Veteran documentarian Sally Ingleton’s latest documentary, Wild Things, chronicles a year on the front-lines of the climate movement in Australia. In addition to documenting the actions of three groups of inspirational environmental activists in the present day-the school kids striking for climate justice; activists fighting to halt construction of Adani’s Carmichael coal mine in Queensland; and activists fighting to save Tasmania’s Tarkine rainforest-the film also delves into past campaigns, including the Franklin River campaign and the Jabiluka blockade, to celebrate Australia’s rich and profoundly important history of direct, non-violent activism.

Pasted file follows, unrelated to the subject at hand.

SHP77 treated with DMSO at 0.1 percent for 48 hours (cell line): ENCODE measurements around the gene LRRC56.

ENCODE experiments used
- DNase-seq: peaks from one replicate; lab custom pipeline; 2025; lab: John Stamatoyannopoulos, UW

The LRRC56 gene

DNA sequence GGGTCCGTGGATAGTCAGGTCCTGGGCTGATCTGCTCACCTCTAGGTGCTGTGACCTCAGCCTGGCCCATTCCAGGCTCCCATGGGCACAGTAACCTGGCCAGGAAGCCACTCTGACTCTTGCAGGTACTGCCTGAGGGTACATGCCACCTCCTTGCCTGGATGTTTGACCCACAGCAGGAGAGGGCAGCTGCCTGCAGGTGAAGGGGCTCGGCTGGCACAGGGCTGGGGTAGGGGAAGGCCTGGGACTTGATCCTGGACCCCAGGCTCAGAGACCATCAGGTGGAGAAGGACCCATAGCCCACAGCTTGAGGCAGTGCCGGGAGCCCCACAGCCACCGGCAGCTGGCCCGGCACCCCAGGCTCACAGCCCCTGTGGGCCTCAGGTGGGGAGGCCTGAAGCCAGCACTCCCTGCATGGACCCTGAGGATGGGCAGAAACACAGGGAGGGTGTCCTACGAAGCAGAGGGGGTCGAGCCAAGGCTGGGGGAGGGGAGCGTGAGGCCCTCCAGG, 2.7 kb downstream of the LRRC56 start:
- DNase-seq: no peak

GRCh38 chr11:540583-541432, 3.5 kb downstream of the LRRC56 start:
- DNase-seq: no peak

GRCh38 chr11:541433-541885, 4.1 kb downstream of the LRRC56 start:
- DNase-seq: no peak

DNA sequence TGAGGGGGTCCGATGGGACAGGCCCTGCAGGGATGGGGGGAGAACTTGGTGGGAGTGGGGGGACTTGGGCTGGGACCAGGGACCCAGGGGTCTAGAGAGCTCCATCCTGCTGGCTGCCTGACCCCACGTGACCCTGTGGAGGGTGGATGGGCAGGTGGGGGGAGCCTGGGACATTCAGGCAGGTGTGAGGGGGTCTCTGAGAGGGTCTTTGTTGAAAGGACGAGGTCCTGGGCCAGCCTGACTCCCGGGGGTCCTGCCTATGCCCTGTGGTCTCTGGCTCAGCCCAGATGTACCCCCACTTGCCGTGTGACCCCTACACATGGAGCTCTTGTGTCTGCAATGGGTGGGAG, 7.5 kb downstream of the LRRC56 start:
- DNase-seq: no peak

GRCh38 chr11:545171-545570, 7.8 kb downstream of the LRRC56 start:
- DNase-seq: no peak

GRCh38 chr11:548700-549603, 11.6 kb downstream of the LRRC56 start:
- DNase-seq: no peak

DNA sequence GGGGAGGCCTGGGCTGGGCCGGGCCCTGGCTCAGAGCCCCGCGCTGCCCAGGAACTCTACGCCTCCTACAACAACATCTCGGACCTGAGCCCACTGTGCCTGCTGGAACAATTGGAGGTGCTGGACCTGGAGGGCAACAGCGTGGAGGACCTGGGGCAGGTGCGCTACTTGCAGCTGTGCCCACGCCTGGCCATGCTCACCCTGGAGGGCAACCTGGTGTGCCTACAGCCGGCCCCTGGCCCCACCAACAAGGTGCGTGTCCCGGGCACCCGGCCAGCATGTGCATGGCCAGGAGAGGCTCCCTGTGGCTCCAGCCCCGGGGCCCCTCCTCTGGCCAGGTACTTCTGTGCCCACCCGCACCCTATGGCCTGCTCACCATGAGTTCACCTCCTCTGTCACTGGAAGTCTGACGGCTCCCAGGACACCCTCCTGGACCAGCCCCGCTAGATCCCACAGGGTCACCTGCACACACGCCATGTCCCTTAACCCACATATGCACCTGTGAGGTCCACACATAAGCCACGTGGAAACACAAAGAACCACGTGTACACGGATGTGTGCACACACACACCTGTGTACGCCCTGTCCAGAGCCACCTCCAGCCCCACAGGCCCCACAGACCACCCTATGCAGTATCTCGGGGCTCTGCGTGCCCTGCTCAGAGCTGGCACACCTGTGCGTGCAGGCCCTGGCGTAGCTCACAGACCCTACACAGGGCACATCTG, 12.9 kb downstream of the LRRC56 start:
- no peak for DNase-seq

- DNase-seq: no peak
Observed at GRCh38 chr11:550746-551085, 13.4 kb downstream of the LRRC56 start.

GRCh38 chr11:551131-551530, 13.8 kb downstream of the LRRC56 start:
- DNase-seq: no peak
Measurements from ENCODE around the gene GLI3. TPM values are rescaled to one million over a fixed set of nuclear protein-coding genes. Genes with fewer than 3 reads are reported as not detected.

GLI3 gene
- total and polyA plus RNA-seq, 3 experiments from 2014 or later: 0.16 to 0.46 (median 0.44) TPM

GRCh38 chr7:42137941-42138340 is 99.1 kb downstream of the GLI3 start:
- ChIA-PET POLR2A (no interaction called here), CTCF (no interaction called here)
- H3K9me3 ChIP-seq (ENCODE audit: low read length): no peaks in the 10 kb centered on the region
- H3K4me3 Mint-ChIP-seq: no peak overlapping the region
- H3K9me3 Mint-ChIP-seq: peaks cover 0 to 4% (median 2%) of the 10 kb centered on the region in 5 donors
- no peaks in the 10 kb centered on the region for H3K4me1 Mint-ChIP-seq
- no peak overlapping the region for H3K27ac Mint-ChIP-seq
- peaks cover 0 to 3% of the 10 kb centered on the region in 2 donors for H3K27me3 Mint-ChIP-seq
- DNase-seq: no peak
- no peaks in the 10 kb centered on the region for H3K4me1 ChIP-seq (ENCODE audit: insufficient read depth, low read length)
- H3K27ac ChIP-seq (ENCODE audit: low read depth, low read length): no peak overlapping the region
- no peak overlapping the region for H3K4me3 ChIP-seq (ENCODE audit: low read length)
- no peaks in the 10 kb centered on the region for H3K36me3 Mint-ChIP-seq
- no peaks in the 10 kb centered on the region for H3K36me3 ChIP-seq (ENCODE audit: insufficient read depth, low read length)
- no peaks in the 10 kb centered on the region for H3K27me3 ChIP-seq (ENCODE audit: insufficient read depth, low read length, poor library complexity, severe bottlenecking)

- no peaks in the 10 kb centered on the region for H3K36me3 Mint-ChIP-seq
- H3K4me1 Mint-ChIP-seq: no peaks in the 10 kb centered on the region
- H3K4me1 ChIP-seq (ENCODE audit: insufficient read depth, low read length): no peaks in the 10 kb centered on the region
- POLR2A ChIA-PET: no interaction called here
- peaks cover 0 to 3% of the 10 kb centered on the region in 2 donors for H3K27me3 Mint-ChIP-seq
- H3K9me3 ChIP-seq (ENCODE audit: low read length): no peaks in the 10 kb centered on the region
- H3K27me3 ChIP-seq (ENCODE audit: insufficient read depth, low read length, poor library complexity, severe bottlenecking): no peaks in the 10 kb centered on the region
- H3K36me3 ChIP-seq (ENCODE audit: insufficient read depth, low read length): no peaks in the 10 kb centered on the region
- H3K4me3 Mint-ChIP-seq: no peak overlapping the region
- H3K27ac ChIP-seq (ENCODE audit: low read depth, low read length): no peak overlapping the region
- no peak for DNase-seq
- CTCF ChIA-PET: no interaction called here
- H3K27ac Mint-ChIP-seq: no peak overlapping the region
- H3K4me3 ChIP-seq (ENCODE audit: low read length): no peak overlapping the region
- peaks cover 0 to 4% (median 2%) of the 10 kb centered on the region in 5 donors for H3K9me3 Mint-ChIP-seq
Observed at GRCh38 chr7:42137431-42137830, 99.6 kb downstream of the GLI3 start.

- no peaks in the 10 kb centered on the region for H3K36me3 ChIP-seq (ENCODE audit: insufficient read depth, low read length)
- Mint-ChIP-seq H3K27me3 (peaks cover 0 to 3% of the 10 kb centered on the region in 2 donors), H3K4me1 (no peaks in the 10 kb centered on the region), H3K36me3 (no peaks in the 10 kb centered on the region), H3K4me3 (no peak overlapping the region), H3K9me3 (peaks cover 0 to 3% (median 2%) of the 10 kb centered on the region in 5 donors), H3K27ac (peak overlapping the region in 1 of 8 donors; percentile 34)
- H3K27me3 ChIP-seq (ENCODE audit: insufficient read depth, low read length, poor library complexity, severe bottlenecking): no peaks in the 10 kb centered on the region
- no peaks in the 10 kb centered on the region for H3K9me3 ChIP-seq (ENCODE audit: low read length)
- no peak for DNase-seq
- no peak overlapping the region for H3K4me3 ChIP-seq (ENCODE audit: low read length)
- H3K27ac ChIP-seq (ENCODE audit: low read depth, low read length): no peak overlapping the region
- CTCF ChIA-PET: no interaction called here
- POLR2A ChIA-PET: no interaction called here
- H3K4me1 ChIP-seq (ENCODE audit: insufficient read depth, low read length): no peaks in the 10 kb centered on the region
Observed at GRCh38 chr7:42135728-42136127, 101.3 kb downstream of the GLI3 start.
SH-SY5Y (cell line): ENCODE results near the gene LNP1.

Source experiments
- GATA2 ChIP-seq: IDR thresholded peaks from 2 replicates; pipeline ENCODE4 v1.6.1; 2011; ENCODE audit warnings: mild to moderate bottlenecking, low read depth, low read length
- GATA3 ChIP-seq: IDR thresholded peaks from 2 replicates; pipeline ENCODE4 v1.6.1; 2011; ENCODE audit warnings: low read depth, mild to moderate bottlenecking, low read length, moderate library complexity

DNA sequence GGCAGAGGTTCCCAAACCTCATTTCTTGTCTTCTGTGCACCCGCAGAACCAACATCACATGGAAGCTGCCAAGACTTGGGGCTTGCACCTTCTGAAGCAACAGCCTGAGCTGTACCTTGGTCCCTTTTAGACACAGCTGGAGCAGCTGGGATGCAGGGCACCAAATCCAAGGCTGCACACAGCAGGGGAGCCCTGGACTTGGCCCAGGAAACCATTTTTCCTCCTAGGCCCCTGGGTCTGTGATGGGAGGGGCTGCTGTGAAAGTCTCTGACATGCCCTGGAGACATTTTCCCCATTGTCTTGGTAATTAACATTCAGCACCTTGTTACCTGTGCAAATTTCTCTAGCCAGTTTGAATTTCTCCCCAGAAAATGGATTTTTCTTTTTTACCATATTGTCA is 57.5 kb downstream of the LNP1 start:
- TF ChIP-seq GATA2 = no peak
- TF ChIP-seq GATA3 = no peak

Ingleton busts the myth of the “dole-bludging hippie” stereotype, depicting the activists in her film as just ordinary people who are simply refusing to allow our beautiful planet be destroyed and are willing to put themselves in harms way to do so. The footage throughout the documentary is fantastic, with the most gripping footage depicting activists being threatened by a truck driver who was enraged by the inconvenience their protest is causing him, or activists being confronted by police.
A beautifully made and stirring documentary that will hopefully inspire audiences to join the movement and fight for our planet.
Wild Things is currently screening as part of the Adelaide Film Festival.
Reviewed by Jordan Ellis
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